Thanks very much for all your help. I may contact your dad later today and see how we can best support him. As I'm your mum's social worker too, it would be good to meet you when you come up, so we can talk a wee a bit more about longer term plans for both of your parents.


Thank you. It's good to know there is someone there to help him. Mum is devoted to him. It will make a huge difference to her to know that he is being looked after. I find it hard to think about the future just now. I still can't take all in.


I quite understand. So just give me a call when you come up.


Yes, I will. And thanks again.


That's OK. Good bye.



Stage Two: Eight weeks later - transcript

Maddy Smith

He seems all right now. We've managed to settle him down. So we should get some peace for a while.

Maureen Phillip

Good. Thanks, Maddy.

It's hard to believe that Donald's been here for a few weeks. Feels a lot more.

We expect new residents to find it a wee bit hard to settle in. That's normal, but Donald? It's more than that. It's his attitude. He just doesn't see anything positive about being here. Staff have tried really hard to work with him. I mean they've tried talking to him about his feelings, any worries he has about his wife. We even tried to arrange for him to visit in the hospital but I get nothing back. Either he doesn't want to know or he can't respond.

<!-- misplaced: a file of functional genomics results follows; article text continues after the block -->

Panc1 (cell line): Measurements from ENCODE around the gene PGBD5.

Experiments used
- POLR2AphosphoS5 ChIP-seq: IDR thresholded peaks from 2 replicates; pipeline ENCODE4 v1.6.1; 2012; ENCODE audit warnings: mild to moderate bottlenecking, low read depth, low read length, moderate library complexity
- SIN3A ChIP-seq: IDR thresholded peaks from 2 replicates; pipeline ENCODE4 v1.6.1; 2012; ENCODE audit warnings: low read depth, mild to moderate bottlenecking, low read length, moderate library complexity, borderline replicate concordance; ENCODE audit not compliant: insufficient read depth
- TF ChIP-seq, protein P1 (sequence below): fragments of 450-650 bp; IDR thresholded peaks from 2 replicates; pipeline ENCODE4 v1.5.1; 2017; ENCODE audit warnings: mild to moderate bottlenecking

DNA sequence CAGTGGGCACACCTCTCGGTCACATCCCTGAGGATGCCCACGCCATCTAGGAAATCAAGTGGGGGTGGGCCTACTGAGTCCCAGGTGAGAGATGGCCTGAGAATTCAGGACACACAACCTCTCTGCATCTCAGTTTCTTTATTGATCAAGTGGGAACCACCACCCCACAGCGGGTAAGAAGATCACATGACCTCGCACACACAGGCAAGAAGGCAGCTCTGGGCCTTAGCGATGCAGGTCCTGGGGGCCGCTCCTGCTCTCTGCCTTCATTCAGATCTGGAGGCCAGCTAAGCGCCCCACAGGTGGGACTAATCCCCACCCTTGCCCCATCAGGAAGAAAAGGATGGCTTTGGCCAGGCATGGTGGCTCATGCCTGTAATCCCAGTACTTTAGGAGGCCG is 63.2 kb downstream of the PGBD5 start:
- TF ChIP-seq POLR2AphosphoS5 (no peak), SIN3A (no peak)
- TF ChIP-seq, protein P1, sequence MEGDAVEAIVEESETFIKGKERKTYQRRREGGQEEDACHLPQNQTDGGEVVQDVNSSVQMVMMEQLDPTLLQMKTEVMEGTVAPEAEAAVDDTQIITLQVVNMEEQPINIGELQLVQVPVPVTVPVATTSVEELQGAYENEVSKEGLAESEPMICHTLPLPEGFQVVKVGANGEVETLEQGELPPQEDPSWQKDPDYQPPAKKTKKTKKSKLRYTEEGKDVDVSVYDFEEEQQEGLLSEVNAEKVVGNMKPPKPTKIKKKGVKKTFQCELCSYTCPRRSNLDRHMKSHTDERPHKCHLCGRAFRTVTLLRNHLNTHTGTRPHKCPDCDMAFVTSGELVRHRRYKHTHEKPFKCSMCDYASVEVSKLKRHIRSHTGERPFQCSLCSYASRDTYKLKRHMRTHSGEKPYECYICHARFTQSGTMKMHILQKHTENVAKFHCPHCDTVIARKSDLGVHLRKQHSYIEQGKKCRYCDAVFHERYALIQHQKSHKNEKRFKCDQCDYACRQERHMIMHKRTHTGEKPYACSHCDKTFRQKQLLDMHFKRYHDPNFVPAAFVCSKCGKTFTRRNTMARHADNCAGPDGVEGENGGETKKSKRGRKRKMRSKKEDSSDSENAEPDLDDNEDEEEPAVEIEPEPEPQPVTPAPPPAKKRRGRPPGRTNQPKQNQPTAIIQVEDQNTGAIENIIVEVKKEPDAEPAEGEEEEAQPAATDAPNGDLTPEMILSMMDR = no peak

The man is violent and abusive to my staff. I just don't see that there's any point in him being here.

I mean take a look at his record. Monday the 5th. Donald asked Laura Smith, his key worker, where his f'ing money was. And when she said she would find out for him in a minute, he hit her in the back of the calf with his walking stick. He hit her so badly she fell over then shouted, "Serves you bloody right!" And that he hates everyone in this f'ing prison.

And Laura is now sick. She won't be back for some time.

Tuesday, the 6th. Donald demands a drink from the bar and when Sheila Baird, one of our care officers, says, "You can't serve him alcohol," he lashes out at her. Calling her for... The usual torrent of filthy abuse. He tried to hit her with his stick but somehow she managed to get away.

Then later the same day, one of our lady residents asked Donald if he wanted to watch TV. He replied with some sexually explicit remark. We only found out about that because she was in tears at bedtime.

Wednesday the 7th. In the morning he refuses to come down for breakfast and shouts abuse at the member of staff that woke him up. When the deputy tries to talk to him, he's even more foul mouthed.

Thursday the 8th. For the umpteenth time Donald's asked if he'd like a shower or a bath. He responds with swearing and abuse. The member of staff on the receiving end of this told me she wouldn't work with him again and that she would be speaking to a union rep.

The catalog continues. Verbal abuse, assault, refusal to cooperate, it goes on. I mean, I know there might be something else going on here. He's definitely gotten a lot more forgetful even the short time he's been here but he's got no inclination to visit or talk about his wife. I'm beginning to wonder if he even realizes he's got one.

We have arranged for a GP to visit him and I wouldn't be surprised if he diagnosed some form of dementia. Maybe the GP can give him some medication, but so time. It all takes time.